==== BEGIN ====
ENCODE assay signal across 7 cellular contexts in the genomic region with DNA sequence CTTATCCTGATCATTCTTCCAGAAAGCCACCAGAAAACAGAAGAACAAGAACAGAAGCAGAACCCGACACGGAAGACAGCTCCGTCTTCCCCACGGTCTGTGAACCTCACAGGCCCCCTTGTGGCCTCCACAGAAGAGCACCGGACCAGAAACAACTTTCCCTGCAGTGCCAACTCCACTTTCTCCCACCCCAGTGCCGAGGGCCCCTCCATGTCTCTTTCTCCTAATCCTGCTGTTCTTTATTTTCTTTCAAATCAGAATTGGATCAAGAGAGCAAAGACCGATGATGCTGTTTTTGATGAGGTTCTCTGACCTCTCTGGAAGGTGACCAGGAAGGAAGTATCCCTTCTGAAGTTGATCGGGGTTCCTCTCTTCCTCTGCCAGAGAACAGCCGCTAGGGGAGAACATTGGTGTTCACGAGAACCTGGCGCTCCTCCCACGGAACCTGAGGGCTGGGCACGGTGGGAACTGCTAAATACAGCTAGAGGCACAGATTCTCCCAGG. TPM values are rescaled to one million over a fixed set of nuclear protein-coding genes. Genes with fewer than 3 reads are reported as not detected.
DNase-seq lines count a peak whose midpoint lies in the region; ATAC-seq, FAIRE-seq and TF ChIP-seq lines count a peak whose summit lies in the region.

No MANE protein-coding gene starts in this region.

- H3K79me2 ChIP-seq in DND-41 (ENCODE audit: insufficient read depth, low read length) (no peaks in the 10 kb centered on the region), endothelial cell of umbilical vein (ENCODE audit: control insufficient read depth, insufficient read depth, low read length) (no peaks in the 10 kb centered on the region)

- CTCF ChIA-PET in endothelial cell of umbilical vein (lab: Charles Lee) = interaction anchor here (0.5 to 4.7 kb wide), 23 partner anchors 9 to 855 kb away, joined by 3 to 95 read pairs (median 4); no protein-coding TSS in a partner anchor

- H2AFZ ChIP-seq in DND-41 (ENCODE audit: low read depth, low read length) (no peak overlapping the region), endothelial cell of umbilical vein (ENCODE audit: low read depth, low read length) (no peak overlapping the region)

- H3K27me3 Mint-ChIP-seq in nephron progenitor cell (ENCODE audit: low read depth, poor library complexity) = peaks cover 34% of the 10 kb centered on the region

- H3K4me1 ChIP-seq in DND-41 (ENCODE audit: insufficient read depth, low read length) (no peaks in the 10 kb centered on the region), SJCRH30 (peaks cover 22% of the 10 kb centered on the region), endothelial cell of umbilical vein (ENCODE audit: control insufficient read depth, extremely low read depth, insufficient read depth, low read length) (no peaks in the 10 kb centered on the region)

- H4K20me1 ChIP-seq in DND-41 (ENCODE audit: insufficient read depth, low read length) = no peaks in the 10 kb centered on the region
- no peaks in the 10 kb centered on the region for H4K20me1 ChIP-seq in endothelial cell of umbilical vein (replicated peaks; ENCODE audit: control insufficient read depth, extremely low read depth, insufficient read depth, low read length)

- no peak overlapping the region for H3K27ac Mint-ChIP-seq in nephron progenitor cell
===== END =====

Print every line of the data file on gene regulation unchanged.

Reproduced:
ENCODE assay signal across 7 cellular contexts in the genomic region with DNA sequence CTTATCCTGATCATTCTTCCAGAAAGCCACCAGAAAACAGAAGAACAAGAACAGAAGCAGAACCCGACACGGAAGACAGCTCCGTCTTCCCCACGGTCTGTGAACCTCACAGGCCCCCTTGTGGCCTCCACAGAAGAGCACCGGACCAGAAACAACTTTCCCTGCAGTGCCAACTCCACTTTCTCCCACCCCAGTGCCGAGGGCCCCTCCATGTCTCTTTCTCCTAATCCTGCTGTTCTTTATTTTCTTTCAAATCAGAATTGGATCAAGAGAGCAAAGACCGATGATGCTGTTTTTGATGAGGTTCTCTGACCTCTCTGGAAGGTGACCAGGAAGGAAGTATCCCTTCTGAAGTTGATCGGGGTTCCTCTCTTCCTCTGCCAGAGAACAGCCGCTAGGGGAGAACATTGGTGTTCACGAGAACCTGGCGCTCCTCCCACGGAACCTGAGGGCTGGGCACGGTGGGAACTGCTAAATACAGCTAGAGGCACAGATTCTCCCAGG. TPM values are rescaled to one million over a fixed set of nuclear protein-coding genes. Genes with fewer than 3 reads are reported as not detected.
DNase-seq lines count a peak whose midpoint lies in the region; ATAC-seq, FAIRE-seq and TF ChIP-seq lines count a peak whose summit lies in the region.

No MANE protein-coding gene starts in this region.

- H3K79me2 ChIP-seq in DND-41 (ENCODE audit: insufficient read depth, low read length) (no peaks in the 10 kb centered on the region), endothelial cell of umbilical vein (ENCODE audit: control insufficient read depth, insufficient read depth, low read length) (no peaks in the 10 kb centered on the region)

- CTCF ChIA-PET in endothelial cell of umbilical vein (lab: Charles Lee) = interaction anchor here (0.5 to 4.7 kb wide), 23 partner anchors 9 to 855 kb away, joined by 3 to 95 read pairs (median 4); no protein-coding TSS in a partner anchor

- H2AFZ ChIP-seq in DND-41 (ENCODE audit: low read depth, low read length) (no peak overlapping the region), endothelial cell of umbilical vein (ENCODE audit: low read depth, low read length) (no peak overlapping the region)

- H3K27me3 Mint-ChIP-seq in nephron progenitor cell (ENCODE audit: low read depth, poor library complexity) = peaks cover 34% of the 10 kb centered on the region

- H3K4me1 ChIP-seq in DND-41 (ENCODE audit: insufficient read depth, low read length) (no peaks in the 10 kb centered on the region), SJCRH30 (peaks cover 22% of the 10 kb centered on the region), endothelial cell of umbilical vein (ENCODE audit: control insufficient read depth, extremely low read depth, insufficient read depth, low read length) (no peaks in the 10 kb centered on the region)

- H4K20me1 ChIP-seq in DND-41 (ENCODE audit: insufficient read depth, low read length) = no peaks in the 10 kb centered on the region
- no peaks in the 10 kb centered on the region for H4K20me1 ChIP-seq in endothelial cell of umbilical vein (replicated peaks; ENCODE audit: control insufficient read depth, extremely low read depth, insufficient read depth, low read length)

- no peak overlapping the region for H3K27ac Mint-ChIP-seq in nephron progenitor cell